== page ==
In the mouth, a drained blister may look like a white patch, and sometimes can be mistaken for thrush or a fungal infection by those unfamiliar with EB. Most blisters in the mouth will rupture when a child eats or drinks.
If a blister is large or “in the way” and fails to drain while the child is sucking or smacking, your medical provider may want you to drain the blister. This should be done while carefully cradling the child in a position that will allow any fluid from the blister to drain out of the mouth, not toward the back of the throat. Often, one parent will place the child face down on the lap while the other parent carefully drains or opens the blister, allowing the fluid to drain out of the mouth.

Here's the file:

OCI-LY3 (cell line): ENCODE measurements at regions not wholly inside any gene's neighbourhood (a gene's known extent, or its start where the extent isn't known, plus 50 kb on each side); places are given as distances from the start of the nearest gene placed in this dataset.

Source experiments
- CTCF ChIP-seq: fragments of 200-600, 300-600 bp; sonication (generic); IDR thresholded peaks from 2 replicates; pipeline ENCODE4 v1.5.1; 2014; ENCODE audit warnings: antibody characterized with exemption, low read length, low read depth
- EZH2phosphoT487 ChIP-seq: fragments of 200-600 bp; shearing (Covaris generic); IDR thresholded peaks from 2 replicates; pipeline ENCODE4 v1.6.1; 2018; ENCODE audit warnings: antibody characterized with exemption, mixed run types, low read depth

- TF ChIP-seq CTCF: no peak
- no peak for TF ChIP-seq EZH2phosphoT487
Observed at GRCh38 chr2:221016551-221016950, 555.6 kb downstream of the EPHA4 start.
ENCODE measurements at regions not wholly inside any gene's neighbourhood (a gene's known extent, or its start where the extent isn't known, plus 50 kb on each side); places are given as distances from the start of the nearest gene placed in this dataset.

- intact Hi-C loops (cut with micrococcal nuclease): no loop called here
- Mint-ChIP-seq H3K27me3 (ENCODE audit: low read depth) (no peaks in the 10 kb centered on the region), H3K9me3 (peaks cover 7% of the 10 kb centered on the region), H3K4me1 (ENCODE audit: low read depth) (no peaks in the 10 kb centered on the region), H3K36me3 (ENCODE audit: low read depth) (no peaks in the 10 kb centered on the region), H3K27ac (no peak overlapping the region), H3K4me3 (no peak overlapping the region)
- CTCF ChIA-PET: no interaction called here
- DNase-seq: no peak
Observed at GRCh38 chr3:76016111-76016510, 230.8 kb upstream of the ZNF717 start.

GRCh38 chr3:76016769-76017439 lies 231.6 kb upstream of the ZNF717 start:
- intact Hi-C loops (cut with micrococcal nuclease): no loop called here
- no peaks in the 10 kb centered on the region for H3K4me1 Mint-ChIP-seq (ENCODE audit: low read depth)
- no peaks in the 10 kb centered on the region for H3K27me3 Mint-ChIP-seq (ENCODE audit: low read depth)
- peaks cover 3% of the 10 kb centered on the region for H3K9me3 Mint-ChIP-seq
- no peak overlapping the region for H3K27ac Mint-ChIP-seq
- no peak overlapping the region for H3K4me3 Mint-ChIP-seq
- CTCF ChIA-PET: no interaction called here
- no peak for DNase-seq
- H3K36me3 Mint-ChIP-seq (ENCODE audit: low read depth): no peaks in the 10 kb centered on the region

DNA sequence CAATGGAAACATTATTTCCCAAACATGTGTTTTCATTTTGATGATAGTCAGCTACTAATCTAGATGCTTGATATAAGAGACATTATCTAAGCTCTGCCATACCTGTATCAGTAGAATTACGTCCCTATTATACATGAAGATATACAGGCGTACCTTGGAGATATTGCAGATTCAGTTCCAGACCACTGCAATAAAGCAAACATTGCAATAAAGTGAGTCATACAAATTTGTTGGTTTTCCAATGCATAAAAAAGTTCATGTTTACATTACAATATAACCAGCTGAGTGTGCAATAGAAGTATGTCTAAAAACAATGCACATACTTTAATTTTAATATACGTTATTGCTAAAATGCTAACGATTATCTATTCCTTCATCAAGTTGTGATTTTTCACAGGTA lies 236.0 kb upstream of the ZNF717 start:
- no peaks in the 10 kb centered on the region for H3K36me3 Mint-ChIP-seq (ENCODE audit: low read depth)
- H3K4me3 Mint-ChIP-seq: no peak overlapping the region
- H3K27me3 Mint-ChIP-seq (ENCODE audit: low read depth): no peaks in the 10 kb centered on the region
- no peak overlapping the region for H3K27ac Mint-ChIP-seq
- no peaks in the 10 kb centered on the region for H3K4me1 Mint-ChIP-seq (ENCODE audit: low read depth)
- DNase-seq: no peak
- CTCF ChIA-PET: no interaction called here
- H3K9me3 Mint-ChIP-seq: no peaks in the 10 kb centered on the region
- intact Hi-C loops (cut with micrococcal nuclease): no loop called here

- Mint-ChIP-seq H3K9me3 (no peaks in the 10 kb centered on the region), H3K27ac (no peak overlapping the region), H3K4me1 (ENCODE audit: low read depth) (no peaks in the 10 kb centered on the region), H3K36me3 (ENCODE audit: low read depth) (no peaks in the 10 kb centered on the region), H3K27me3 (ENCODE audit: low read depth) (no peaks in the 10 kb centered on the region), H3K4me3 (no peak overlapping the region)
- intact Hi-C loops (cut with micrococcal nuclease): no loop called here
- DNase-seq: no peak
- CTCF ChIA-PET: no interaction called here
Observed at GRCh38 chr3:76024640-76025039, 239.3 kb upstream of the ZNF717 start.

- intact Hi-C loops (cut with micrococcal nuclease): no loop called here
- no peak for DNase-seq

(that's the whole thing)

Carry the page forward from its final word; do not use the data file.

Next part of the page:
For oral lesions that result from mouth blisters, your provider may prescribe “Magic Mouthwash,” a combination of one part viscous lidocaine, one part liquid diphenhydramine (Benedryl®) and one part liquid aluminum hydroxide/magnesium hydroxide (Maalox®) as a swish-then-spit preparation — i.e., swish one teaspoon for one minute and then spit out. This can be used every four hours to soothe the pain of these lesions. For children unable to swish and spit, Magic Mouthwash may be applied to the area with a toothette (small sponge on a stick). This must be done with caution, because the viscous lidocaine may numb the gag reflex and allow choking. For this reason, use of Magic Mouthwash in infants and young children usually is not recommended.